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2.2: The Power of Being Underpowered

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    After hearing all this, you might think calculations of statistical power are essential to medical trials. A scientist might want to know how many patients are needed to test if a new medication improves survival by more than \(10\)%, and a quick calculation of statistical power would provide the answer. Scientists are usually satisfied when the statistical power is \(0.8\) or higher, corresponding to an \(80\)% chance of concluding there’s a real effect.

    However, few scientists ever perform this calculation, and few journal articles ever mention the statistical power of their tests.

    Consider a trial testing two different treatments for the same condition. You might want to know which medicine is safer, but unfortunately, side effects are rare. You can test each medicine on a hundred patients, but only a few in each group suffer serious side effects.

    Obviously, you won’t have terribly much data to compare side effect rates. If four people have serious side effects in one group, and three in the other, you can’t tell if that’s the medication’s fault.

    Unfortunately, many trials conclude with “There was no statistically significant difference in adverse effects between groups” without noting that there was insufficient data to detect any but the largest differences.57 And so doctors erroneously think the medications are equally safe, when one could well be much more dangerous than the other.

    You might think this is only a problem when the medication only has a weak effect. But no: in one sample of studies published between 1975 and 1990 in prestigious medical journals, \(27\)% of randomized controlled trials gave negative results, but \(64\)% of these didn’t collect enough data to detect a \(50\)% difference in primary outcome between treatment groups. Fifty percent! Even if one medication decreases symptoms by \(50\)% more than the other medication, there’s insufficient data to conclude it’s more effective. And \(84\)% of the negative trials didn’t have the power to detect a \(25\)% difference.17, 4, 11, 16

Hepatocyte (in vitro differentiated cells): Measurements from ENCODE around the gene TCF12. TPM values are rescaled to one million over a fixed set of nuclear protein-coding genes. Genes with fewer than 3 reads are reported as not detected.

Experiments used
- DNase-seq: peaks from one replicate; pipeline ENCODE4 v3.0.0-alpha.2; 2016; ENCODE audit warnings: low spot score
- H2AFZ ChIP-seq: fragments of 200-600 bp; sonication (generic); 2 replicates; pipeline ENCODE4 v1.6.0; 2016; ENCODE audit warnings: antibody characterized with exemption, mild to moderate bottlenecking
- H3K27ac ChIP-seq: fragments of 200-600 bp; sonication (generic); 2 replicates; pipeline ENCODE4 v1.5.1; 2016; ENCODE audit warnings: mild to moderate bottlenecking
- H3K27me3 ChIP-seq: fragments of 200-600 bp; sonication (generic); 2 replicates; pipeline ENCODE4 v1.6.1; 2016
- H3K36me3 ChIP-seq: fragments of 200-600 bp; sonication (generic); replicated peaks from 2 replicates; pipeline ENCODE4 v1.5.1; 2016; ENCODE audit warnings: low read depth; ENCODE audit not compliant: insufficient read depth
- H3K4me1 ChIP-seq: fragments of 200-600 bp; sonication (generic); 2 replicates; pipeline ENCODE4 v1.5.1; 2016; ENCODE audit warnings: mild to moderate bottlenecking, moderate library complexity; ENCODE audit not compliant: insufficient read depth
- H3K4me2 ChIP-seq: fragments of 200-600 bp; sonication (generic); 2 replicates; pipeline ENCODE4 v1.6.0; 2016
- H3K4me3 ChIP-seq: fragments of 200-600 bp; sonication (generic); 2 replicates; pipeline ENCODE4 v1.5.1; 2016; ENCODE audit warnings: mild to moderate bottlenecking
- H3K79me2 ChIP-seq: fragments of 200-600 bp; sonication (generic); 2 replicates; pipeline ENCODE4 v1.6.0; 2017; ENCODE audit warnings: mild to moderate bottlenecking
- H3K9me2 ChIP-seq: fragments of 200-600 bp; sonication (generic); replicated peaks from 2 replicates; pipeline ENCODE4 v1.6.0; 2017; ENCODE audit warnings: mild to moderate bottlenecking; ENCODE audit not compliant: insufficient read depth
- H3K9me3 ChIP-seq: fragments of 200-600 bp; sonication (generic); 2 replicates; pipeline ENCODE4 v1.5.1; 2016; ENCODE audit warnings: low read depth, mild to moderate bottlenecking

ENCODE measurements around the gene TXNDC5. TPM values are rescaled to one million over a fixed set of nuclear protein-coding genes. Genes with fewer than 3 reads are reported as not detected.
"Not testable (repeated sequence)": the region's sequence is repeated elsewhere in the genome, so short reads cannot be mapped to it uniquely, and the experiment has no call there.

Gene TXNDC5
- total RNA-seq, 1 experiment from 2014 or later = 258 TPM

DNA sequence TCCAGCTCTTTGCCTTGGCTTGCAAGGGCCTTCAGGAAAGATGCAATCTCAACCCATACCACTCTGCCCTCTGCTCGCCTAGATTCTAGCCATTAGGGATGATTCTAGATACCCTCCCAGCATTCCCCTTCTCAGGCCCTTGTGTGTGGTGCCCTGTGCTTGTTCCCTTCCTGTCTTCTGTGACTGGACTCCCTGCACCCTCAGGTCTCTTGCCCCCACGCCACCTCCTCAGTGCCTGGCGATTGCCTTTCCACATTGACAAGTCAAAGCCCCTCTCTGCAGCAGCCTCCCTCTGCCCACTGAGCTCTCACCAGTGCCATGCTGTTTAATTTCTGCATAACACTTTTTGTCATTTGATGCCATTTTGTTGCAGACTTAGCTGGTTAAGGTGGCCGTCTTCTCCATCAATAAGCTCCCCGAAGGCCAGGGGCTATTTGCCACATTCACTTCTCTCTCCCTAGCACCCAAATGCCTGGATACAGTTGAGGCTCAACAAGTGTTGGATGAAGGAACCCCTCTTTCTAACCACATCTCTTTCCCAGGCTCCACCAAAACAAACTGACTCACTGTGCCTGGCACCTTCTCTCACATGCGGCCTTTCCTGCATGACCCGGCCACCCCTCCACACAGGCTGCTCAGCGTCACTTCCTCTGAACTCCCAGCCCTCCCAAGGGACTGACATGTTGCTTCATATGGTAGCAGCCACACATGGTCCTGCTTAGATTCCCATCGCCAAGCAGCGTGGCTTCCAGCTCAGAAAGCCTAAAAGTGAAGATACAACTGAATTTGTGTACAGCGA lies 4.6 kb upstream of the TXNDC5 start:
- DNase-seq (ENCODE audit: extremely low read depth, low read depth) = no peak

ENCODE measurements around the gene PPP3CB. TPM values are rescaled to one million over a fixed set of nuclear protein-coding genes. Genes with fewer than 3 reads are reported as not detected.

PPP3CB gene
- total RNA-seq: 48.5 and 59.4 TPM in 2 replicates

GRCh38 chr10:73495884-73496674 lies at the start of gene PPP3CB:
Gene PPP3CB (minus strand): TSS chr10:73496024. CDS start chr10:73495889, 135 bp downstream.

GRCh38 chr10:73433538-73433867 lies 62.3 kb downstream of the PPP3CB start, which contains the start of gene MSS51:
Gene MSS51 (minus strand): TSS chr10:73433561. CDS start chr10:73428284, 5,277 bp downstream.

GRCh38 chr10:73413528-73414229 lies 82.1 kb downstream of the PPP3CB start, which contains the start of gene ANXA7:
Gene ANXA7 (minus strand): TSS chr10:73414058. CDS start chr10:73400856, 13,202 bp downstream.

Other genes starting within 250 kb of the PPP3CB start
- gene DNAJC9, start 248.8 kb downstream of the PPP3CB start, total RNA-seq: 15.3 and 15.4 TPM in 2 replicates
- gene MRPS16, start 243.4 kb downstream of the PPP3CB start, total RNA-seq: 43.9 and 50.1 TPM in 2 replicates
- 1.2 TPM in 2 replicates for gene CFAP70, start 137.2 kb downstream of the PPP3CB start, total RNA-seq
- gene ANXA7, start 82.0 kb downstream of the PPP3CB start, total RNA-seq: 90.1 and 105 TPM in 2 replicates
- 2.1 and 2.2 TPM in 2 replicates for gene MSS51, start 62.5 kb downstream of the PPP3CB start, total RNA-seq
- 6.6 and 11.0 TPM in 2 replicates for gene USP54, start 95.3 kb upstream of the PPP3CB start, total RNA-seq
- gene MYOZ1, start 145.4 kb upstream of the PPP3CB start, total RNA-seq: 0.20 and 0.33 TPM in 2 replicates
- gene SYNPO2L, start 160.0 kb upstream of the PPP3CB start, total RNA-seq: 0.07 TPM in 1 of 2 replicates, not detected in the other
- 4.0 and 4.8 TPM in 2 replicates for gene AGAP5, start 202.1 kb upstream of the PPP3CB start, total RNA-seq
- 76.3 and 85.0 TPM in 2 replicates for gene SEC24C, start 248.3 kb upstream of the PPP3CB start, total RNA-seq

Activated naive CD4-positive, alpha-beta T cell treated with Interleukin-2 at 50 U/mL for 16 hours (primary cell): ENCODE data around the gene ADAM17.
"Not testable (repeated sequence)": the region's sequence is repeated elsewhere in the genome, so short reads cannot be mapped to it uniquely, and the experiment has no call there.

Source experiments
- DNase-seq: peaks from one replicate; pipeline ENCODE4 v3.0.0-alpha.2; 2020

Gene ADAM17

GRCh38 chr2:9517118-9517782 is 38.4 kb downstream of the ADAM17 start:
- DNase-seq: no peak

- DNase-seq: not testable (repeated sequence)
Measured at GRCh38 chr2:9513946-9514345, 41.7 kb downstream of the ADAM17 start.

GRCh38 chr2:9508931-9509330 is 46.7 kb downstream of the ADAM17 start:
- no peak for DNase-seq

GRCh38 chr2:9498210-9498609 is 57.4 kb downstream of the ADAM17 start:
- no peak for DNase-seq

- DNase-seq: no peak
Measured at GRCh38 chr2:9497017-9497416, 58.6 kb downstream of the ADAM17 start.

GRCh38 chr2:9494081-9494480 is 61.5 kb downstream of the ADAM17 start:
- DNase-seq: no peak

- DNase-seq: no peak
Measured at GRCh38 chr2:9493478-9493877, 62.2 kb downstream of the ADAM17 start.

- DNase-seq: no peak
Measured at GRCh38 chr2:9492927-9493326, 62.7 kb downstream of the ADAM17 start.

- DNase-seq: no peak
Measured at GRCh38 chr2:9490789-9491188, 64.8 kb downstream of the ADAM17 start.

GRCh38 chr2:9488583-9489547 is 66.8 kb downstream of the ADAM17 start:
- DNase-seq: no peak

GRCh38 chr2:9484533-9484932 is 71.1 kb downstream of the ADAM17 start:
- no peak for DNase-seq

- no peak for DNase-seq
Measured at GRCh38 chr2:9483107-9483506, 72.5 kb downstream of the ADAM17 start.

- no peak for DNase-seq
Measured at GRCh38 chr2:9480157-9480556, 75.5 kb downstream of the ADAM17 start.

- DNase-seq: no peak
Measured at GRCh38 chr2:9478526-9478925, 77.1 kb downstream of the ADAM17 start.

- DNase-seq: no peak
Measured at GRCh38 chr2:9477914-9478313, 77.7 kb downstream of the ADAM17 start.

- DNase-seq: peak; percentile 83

In neuroscience the problem is even worse. Suppose we aggregate the data collected by numerous neuroscience papers investigating one particular effect and arrive at a strong estimate of the effect’s size. The median study has only a \(20\)% chance of being able to detect that effect. Only after many studies were aggregated could the effect be discerned. Similar problems arise in neuroscience studies using animal models – which raises a significant ethical concern. If each individual study is underpowered, the true effect will only likely be discovered after many studies using many animals have been completed and analyzed, using far more animal subjects than if the study had been done properly the first time.12

    That’s not to say scientists are lying when they state they detected no significant difference between groups. You’re just misleading yourself when you assume this means there is no real difference. There may be a difference, but the study was too small to notice it.

    Let’s consider an example we see every day.

    This page titled 2.2: The Power of Being Underpowered is shared under a CC BY 4.0 license and was authored, remixed, and/or curated by Alex Reinhart via source content that was edited to the style and standards of the LibreTexts platform.

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